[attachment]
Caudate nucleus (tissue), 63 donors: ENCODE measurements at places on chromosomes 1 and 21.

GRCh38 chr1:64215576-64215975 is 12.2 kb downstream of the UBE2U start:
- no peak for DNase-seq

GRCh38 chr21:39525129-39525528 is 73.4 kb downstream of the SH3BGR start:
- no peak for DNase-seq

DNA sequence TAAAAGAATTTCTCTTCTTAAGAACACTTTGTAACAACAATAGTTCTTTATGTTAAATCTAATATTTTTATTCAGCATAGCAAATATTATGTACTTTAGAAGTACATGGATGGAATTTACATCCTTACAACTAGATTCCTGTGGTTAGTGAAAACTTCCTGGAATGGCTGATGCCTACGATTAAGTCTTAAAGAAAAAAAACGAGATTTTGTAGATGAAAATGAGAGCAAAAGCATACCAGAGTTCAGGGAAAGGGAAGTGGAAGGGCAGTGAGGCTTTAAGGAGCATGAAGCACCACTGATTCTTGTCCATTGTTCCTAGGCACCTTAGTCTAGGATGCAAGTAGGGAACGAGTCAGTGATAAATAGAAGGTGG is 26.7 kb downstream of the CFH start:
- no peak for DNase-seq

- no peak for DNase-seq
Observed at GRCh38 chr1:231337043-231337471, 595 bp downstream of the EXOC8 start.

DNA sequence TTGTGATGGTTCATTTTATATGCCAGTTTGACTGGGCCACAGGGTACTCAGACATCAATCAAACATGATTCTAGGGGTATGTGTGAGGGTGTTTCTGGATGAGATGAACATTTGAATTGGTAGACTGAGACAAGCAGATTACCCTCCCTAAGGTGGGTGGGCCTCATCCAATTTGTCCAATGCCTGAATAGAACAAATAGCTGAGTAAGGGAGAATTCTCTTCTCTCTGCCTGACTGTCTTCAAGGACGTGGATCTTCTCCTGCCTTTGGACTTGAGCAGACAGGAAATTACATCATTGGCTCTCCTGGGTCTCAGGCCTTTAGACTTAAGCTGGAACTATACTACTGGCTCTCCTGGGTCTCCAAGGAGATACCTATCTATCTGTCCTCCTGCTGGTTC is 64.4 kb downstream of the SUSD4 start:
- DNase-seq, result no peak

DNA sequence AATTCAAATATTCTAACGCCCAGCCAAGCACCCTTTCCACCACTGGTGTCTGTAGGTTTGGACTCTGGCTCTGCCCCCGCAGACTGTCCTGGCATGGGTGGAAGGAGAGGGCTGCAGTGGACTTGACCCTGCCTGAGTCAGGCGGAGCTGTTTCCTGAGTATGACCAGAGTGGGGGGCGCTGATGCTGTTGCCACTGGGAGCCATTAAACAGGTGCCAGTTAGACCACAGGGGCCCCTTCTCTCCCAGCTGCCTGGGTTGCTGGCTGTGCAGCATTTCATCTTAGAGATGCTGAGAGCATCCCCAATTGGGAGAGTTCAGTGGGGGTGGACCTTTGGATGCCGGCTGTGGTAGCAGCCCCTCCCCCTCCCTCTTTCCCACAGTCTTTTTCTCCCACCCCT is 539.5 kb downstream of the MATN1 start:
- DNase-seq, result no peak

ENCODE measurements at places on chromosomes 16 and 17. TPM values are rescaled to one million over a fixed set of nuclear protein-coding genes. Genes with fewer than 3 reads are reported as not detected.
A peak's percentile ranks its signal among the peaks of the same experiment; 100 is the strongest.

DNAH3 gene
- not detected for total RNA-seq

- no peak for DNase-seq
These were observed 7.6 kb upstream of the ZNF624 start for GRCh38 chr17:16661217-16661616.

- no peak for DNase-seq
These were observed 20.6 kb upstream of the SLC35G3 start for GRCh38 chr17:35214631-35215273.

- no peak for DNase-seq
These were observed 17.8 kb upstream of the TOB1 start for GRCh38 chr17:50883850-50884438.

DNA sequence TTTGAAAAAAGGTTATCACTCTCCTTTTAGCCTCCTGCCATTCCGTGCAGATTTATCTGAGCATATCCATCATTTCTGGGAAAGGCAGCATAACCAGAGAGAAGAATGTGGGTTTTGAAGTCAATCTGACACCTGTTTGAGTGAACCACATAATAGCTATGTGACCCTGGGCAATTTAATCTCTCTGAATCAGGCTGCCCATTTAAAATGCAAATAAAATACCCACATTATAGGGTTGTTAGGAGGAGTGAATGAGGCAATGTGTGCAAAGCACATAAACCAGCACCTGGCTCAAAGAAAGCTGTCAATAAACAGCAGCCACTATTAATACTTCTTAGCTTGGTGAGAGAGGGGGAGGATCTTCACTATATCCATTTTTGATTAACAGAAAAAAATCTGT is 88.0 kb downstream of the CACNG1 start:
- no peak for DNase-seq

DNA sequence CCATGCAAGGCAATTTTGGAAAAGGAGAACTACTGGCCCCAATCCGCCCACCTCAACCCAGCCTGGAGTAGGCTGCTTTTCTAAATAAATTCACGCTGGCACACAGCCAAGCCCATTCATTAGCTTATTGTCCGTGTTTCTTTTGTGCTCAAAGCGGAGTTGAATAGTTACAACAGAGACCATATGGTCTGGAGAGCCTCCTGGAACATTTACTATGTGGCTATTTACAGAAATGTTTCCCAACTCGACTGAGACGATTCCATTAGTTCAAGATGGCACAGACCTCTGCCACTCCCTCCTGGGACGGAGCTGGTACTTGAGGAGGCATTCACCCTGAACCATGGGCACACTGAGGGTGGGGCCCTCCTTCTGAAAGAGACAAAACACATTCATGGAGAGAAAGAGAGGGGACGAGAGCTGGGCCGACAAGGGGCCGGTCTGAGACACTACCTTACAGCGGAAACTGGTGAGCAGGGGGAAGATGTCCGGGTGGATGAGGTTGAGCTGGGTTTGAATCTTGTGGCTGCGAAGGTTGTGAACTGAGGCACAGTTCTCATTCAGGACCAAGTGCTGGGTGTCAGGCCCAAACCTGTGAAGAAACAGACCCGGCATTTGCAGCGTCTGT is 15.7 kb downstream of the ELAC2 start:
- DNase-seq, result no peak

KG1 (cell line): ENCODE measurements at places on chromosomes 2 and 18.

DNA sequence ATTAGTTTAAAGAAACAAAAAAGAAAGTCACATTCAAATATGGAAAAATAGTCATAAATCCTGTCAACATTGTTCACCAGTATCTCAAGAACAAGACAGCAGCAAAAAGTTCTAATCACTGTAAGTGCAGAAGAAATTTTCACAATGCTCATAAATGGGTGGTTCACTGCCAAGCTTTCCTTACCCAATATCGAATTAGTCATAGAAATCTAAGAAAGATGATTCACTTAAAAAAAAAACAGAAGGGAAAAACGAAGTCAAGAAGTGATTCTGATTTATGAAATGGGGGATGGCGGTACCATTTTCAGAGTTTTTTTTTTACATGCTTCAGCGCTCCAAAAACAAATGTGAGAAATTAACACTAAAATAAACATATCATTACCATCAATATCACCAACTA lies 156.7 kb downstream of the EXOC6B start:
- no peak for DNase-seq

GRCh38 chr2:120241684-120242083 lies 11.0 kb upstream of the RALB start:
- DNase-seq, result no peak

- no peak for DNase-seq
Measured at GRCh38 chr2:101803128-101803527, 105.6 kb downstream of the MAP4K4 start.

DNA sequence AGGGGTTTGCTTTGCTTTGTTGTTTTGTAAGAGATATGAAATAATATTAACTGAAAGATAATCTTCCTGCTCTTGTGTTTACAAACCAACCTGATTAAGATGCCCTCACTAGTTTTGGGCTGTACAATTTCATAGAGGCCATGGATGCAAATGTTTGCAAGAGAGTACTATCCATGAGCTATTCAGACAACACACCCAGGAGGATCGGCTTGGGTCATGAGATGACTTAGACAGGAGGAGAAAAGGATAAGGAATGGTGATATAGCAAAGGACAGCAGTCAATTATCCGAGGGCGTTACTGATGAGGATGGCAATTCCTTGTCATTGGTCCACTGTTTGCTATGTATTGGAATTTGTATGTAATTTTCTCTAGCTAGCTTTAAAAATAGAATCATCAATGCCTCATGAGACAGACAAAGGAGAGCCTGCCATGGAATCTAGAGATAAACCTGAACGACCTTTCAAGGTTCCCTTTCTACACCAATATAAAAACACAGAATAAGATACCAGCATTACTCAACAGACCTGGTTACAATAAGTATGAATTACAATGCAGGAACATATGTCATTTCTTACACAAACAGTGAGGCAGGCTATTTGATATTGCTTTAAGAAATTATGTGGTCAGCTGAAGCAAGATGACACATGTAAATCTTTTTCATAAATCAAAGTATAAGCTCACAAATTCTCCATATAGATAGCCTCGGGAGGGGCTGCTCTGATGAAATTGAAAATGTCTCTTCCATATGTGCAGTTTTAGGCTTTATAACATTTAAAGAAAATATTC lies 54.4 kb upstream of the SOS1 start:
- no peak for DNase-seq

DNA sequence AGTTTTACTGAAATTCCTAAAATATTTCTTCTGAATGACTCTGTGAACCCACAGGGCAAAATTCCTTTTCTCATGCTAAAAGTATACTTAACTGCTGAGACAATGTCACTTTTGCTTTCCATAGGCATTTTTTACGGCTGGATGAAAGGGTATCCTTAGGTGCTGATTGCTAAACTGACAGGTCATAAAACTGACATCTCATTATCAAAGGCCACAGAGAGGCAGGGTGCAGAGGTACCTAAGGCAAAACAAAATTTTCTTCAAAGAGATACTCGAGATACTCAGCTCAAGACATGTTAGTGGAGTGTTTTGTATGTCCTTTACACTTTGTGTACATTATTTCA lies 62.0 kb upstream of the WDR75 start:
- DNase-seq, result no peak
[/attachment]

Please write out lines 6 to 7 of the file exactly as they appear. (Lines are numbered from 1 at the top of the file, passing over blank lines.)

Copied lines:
DNA sequence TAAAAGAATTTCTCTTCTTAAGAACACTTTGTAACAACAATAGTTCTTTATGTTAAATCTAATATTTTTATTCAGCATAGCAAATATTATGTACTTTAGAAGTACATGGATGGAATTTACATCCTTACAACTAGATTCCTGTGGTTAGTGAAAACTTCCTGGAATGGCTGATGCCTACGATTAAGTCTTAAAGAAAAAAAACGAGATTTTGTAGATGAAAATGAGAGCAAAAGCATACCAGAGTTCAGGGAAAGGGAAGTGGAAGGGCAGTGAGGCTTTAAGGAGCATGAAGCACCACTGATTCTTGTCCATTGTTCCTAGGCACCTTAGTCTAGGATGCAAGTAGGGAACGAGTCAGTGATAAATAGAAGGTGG is 26.7 kb downstream of the CFH start:
- no peak for DNase-seq